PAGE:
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Insights into the art of getting long-overdue accounts to pay up.
Joseph McCafferty, CFO Magazine
February 1, 2003
A few years ago, Joel Lewis, then a collection manager for a large utility, found a stunning receivable in a pile of overdue accounts he was in charge of collecting. The utility was owed $800 by a couple named Fido and Fifi de Dog.
While Lewis never settled the dubious account, he did hone his collection skills enough to leave the utility and, along with his partner, Warren Dedrick, start a business that specializes in purchasing and reeling in long-overdue bills. Unlike regular collection agencies, the company, Marlin Holdings, in Glens Falls, N.Y., doesn't work on contingency; instead, it purchases bad debt for pennies on the dollar. Currently the company holds about $5 billion in debt in the utility and medical sectors, but is looking to move into other industries.
Lewis's experience offers some good insights into the art of getting long-overdue accounts to pay up. For one, he says the idea that the customer can't or doesn't want to pay the bill is often a misconception. "Many times the delinquency results from a dispute or other issue someone has with the bill." For this reason, collection agencies may not always be the best place to turn. "They don't have any expertise in resolving the disputes," says Lewis. He adds that electronic billing systems will often miss these issues. "Just sending out a bill over and over again is never going to resolve the problem. It needs human interaction," he cautions.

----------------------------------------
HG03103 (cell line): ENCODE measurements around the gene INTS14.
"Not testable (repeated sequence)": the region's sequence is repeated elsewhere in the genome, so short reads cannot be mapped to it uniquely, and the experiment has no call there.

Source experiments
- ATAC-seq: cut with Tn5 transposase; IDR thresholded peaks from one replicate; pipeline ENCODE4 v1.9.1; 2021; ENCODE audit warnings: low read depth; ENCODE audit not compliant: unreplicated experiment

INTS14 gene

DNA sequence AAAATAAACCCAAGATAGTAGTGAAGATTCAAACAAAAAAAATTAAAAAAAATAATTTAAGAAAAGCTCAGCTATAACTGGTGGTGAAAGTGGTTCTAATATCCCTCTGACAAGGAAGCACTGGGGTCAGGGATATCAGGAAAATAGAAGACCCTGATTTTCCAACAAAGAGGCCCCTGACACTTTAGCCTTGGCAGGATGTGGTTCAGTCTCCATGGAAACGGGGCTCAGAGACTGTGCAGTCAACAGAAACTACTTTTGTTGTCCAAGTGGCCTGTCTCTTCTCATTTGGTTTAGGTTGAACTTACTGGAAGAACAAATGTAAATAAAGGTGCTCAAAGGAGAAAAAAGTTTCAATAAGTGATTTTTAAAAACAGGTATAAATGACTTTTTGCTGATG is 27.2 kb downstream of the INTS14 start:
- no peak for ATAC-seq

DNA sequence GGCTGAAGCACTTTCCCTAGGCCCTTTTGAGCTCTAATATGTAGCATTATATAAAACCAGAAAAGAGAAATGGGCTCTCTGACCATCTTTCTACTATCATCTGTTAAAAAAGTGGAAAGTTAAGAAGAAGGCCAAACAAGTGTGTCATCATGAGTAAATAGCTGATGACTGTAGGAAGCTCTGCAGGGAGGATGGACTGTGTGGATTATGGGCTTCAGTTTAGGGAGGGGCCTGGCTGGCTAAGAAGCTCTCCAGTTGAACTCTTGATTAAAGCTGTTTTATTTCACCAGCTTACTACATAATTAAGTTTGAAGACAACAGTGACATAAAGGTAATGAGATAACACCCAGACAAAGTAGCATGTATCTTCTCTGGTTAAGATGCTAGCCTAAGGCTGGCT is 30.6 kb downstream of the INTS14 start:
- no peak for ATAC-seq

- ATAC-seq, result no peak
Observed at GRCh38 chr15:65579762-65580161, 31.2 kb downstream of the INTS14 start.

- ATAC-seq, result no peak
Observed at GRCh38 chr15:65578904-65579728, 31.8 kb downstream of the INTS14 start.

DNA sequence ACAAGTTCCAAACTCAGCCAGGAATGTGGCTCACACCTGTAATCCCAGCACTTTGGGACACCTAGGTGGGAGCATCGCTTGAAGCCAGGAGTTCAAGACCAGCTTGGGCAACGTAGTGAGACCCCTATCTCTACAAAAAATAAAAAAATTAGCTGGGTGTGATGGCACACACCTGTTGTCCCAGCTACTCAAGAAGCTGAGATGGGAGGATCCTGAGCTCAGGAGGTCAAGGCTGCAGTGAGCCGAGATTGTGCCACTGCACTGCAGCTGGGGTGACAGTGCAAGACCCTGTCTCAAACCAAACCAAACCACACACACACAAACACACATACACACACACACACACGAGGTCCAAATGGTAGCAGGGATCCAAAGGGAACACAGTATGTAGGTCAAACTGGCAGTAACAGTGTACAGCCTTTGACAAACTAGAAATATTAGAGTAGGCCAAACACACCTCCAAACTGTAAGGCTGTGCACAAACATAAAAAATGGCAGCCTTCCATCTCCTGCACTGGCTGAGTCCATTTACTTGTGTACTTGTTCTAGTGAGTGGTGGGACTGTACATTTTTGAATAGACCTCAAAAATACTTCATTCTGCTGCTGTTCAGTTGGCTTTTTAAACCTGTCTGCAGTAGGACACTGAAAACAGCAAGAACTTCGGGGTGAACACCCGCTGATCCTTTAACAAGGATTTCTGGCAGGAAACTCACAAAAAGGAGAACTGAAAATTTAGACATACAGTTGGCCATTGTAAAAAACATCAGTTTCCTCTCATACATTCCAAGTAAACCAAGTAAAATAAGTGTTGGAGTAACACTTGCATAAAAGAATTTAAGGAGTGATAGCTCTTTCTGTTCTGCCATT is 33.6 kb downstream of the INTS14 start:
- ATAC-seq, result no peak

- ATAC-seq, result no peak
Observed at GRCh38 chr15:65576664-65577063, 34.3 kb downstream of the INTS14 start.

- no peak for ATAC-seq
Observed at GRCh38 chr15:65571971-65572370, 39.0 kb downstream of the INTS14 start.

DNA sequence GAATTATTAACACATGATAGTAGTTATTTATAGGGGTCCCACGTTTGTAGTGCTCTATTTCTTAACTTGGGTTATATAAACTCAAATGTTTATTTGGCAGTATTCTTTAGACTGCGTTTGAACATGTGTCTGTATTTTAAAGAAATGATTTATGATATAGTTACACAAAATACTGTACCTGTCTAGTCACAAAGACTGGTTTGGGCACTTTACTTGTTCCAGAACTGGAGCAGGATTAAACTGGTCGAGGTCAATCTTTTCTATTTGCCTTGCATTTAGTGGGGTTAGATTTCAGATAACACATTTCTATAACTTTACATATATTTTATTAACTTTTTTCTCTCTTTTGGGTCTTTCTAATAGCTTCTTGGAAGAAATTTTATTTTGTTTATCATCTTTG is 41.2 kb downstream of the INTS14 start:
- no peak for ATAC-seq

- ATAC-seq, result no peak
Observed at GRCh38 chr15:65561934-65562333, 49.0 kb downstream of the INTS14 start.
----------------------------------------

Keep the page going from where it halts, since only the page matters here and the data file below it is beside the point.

How much companies can get for their bad debt depends on how old it is: Marlin may pay 4 or 5 percent for accounts that are six months old, but only 25 basis points for debt that is up to five years old. Other factors considered in the price are the number of past collection efforts and the geographic location of the accounts.
And what about the de Dogs? It's the first lesson in getting payment, says Lewis. "You have to know who your customers are."